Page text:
Volcanic passive continental margin beneath Maitri station in central DML, East Antarctica: constraints from crustal shear velocity through receiver function modelling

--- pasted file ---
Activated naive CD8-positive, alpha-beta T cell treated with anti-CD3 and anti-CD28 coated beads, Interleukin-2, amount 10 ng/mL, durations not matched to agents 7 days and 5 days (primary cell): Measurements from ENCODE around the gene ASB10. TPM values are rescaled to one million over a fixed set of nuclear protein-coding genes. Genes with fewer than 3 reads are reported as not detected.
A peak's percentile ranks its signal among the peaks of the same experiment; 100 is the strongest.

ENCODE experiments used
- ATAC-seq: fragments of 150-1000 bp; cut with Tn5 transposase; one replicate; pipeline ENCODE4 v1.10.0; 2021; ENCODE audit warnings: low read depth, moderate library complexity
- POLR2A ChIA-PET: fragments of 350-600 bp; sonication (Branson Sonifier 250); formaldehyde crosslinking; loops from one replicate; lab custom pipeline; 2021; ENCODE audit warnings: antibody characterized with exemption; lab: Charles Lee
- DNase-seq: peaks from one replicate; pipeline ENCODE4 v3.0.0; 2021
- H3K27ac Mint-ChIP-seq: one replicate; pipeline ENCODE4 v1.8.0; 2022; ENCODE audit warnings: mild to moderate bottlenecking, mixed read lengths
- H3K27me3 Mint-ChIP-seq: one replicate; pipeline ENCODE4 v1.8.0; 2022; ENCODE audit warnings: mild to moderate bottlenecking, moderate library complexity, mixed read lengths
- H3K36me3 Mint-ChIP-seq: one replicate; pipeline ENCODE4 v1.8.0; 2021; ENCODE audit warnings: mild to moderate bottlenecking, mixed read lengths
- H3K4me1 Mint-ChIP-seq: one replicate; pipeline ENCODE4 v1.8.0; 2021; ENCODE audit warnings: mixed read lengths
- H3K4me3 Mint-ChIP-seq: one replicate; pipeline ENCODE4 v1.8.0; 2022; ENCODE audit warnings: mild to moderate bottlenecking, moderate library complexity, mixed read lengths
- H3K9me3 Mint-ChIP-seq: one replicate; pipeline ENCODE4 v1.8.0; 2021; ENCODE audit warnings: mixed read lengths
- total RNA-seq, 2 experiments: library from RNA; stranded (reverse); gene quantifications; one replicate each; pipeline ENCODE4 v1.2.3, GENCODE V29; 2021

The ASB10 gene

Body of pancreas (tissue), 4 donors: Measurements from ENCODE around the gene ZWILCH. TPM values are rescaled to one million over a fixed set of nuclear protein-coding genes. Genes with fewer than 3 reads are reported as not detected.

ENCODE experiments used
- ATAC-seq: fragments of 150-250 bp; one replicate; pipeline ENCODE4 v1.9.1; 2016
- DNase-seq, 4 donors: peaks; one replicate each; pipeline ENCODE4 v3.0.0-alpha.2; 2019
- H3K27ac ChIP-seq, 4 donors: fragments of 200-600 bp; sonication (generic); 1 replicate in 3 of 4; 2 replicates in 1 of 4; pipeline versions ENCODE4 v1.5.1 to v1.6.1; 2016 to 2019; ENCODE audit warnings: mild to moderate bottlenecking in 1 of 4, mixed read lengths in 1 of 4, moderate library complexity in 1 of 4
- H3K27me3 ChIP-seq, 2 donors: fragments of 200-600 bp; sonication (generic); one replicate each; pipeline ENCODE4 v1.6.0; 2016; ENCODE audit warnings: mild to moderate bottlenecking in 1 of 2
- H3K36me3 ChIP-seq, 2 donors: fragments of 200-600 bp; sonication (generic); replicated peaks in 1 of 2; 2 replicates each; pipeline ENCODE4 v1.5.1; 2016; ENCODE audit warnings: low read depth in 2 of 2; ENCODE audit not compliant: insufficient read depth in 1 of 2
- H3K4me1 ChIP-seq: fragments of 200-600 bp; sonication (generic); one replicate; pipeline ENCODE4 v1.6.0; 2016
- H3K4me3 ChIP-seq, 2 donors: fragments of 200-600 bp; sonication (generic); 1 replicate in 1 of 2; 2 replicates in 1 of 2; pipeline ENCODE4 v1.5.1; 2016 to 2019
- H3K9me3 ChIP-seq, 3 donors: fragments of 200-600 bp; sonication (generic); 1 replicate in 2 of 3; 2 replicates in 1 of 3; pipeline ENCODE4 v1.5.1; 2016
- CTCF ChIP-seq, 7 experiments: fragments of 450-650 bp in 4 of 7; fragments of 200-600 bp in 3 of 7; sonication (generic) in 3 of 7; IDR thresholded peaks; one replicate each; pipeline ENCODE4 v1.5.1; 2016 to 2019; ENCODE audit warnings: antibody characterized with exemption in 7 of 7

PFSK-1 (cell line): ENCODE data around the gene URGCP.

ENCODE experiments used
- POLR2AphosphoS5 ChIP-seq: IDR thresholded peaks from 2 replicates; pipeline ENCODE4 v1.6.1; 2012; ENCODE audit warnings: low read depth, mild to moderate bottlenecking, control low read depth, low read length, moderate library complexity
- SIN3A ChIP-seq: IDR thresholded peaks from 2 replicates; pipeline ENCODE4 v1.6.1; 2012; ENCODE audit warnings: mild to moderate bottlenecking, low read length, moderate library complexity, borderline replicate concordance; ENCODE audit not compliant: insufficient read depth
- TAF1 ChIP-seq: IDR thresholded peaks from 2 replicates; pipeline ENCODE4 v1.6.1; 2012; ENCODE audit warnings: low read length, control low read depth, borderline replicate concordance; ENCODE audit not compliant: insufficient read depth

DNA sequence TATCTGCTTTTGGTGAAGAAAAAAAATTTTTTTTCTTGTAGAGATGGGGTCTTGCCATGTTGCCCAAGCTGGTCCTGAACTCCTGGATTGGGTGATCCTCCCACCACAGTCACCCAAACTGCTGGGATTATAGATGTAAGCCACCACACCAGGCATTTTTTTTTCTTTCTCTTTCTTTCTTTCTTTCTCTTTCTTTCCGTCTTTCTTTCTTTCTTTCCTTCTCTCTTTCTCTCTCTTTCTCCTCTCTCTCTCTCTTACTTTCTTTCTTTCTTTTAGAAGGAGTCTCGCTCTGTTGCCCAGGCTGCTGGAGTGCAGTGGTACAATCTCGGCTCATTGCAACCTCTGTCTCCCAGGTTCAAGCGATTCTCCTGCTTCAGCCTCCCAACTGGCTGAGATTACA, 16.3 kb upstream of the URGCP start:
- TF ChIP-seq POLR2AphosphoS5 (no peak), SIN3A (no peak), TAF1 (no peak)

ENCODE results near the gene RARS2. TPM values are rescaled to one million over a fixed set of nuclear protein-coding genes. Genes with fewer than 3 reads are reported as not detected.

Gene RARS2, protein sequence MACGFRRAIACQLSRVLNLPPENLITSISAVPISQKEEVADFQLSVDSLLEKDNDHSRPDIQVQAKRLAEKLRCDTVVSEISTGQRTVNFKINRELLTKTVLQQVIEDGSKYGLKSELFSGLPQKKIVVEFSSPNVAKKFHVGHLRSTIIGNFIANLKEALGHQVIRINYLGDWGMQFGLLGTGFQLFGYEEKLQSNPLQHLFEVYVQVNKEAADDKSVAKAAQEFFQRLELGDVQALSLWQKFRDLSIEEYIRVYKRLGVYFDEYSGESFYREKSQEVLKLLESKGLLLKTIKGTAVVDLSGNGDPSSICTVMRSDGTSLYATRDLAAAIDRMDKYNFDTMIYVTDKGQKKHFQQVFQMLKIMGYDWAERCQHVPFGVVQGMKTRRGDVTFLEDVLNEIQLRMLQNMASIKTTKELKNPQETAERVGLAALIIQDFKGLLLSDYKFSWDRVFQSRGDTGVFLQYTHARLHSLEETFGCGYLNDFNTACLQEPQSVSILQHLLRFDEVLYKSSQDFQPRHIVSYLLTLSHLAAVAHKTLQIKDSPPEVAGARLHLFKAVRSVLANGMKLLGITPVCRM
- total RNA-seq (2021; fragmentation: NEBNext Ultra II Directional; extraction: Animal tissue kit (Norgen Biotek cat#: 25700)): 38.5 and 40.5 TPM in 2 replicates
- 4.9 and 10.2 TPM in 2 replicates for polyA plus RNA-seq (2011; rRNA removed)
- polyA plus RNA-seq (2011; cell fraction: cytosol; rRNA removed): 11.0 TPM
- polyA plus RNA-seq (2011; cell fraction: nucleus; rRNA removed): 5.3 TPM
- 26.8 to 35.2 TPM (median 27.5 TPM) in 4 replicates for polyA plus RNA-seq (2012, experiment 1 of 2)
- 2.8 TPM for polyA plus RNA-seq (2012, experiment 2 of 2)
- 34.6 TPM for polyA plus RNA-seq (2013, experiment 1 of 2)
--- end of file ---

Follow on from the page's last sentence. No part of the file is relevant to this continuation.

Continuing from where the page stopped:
Dronning Maud Land (DML) in East Antarctica is considered to be a key area for the reconstruction of the Gondwana supercontinent. We investigate the crustal shear wave velocity (Vs) model beneath the Maitri station, situated in the central DML of East Antarctica, through receiver function modelling. The analysis shows an average crustal thickness of 38.50 ± 0.5 km and a Vp/Vs ratio of 1.784 ± 0.002. The obtained Vs structure suggests that the topmost ca. 2.5 km of the crust contains ice and sediments with low Vs (1.5–2.0 km/s). This layer is underlain by a thick (ca. 12.5 km) layer of Vs = 2.25–2.6 km/s, suggestive of an extrusive igneous rock (rhyolite) at this depth range. Between 16 and 28 km depth, the Vs increases from 2.9 to 3.4 km/s. In the lower crust, a 7 km thick layer of Vs = 3.9 km/s is followed by 6 km thick underplated layer (Vs = 4.1 km/s) at the crust–mantle boundary. The uppermost mantle Vs is ca. 4.3 km/s. With the observation of underplated material in the lowermost crust, extrusive volcanic rocks in the upper crust, seaward dipping reflectors in the surrounding and a general paucity of seismicity, we believe the crust beneath the Maitri station represents a volcanic passive continental margin. We also believe that after its origin in the Precambrian and during its subsequent evolution it might have been affected by the post-Precambrian tectono-thermal event(s) responsible for the Gondwana supercontinent break-up.
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